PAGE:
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Phototherapy for Jaundice in Newborns

Medically reviewed by Last updated on May 6, 2024.

What do I need to know about phototherapy?

Phototherapy is light treatment for newborn jaundice. Jaundice is yellowing of your newborn's eyes and skin. It is caused by too much bilirubin in the blood. Bilirubin is a yellow substance found in red blood cells. It is released when the body breaks down old red blood cells. Bilirubin usually leaves the body through bowel movements. Jaundice happens because your newborn's body breaks down cells correctly, but it cannot remove the bilirubin. The light used for phototherapy helps your newborn's body get rid of extra bilirubin. Phototherapy may be done at home. Your newborn may need phototherapy in the hospital if the jaundice is severe.

Bili Lights

How do I prepare my newborn for phototherapy?

Your newborn's healthcare provider will tell you how to prepare your newborn. Healthcare providers may need to take a sample of your newborn's blood to check his or her bilirubin levels. He or she will need to have blood drawn more than once.

What will happen during phototherapy done in the hospital?

How do I give my newborn phototherapy at home?

The lights will be delivered to your home. You will be taught how to use them. A healthcare provider will do blood tests on your newborn at home to check his or her bilirubin levels. When the level is low enough, the phototherapy lights can be turned off. Another blood test will be done in 24 hours to check the bilirubin level. If the level stays low enough, your newborn's treatment will be finished. The lights will be removed from your home. Your newborn's pediatrician will tell you how many hours a day to do phototherapy. The following will help keep your newborn safe and warm during treatment:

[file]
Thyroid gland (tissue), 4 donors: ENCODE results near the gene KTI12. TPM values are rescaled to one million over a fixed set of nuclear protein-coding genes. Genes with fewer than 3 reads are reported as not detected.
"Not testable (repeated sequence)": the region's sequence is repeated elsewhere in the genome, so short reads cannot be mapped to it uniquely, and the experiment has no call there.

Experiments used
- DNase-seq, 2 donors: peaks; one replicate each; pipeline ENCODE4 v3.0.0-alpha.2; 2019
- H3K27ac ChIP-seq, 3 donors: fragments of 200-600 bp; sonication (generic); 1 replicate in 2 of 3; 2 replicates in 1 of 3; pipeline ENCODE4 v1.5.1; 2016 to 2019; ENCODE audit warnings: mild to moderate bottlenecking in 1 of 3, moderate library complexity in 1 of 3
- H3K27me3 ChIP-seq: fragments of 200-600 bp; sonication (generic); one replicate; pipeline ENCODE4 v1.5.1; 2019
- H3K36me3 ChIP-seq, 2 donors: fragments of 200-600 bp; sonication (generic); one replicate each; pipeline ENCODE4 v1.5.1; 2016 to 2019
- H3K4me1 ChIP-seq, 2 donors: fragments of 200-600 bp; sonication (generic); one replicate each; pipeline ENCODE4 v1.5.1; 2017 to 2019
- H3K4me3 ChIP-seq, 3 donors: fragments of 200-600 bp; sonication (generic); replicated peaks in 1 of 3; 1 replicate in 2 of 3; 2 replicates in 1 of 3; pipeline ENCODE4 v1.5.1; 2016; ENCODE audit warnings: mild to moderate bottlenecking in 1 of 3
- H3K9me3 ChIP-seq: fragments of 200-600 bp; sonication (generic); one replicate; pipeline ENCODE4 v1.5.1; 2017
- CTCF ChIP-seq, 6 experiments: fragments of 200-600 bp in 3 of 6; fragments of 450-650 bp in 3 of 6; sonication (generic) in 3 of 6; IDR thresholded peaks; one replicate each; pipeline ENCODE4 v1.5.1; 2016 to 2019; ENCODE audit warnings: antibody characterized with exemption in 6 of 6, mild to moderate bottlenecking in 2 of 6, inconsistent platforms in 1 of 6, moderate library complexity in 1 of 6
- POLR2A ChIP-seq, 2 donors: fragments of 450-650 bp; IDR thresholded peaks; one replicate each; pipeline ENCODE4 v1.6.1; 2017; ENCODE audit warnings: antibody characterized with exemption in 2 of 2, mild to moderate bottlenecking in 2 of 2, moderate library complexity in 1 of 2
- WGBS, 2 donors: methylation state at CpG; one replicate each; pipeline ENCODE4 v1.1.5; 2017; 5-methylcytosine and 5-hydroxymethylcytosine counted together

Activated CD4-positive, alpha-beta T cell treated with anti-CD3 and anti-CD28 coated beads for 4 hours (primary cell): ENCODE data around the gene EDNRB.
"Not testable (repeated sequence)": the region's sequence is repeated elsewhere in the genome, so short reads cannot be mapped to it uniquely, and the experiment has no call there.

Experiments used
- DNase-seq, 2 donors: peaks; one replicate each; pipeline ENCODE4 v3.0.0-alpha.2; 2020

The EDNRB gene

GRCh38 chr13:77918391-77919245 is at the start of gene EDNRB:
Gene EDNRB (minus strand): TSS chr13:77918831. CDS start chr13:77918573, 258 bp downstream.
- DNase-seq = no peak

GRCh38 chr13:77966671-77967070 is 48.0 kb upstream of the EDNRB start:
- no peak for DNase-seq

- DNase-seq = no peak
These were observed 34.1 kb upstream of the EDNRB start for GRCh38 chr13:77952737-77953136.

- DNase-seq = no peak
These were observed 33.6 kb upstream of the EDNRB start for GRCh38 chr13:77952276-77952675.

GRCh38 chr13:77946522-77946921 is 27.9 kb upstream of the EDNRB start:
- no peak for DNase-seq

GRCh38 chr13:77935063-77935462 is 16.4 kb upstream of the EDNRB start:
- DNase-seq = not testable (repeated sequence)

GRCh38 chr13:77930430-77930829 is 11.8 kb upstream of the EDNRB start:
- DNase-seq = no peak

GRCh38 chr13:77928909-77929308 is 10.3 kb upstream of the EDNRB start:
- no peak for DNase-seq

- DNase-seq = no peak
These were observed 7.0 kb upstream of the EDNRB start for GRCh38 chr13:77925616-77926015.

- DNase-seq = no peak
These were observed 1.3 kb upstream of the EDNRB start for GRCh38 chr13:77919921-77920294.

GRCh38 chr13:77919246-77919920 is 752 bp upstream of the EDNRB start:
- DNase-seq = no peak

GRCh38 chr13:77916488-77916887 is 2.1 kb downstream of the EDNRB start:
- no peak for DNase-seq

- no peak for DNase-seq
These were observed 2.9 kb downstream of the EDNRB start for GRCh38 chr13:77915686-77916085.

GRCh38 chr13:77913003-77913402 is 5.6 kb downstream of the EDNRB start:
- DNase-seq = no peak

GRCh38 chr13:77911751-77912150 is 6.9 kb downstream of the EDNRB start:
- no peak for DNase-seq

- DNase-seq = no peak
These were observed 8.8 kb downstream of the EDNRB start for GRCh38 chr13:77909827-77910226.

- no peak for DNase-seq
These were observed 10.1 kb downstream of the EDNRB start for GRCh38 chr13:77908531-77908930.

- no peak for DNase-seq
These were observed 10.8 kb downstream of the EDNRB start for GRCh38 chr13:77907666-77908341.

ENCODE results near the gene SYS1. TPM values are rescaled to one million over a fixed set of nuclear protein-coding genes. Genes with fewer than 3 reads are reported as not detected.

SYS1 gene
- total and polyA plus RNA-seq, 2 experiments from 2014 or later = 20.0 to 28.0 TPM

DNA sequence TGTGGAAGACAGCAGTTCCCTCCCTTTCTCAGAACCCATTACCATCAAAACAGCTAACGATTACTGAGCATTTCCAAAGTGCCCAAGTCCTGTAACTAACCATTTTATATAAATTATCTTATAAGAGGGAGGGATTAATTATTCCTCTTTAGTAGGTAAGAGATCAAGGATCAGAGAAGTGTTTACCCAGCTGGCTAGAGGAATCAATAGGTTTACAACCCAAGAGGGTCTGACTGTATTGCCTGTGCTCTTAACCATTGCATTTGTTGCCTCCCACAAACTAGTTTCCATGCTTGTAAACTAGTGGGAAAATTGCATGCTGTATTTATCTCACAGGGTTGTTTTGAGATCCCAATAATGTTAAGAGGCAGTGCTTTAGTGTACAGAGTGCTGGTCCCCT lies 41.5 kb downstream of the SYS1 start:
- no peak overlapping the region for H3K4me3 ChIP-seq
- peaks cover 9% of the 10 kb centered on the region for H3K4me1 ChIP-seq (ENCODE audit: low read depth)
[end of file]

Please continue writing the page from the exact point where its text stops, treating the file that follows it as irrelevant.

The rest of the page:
What are the risks of phototherapy?

Your newborn could become too cold or too warm during the treatment. He or she may be irritable or tired, or spit up more. He or she may become dehydrated. He or she may get a skin burn or rash from the lights. Your newborn could have eye damage if his or her eyes are not protected by an eye mask.

Care Agreement

You have the right to help plan your baby's care. Learn about your baby's health condition and how it may be treated. Discuss treatment options with your baby's healthcare providers to decide what care you want for your baby. The above information is an educational aid only. It is not intended as medical advice for individual conditions or treatments. Talk to your doctor, nurse or pharmacist before following any medical regimen to see if it is safe and effective for you.

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Further information

Always consult your healthcare provider to ensure the information displayed on this page applies to your personal circumstances.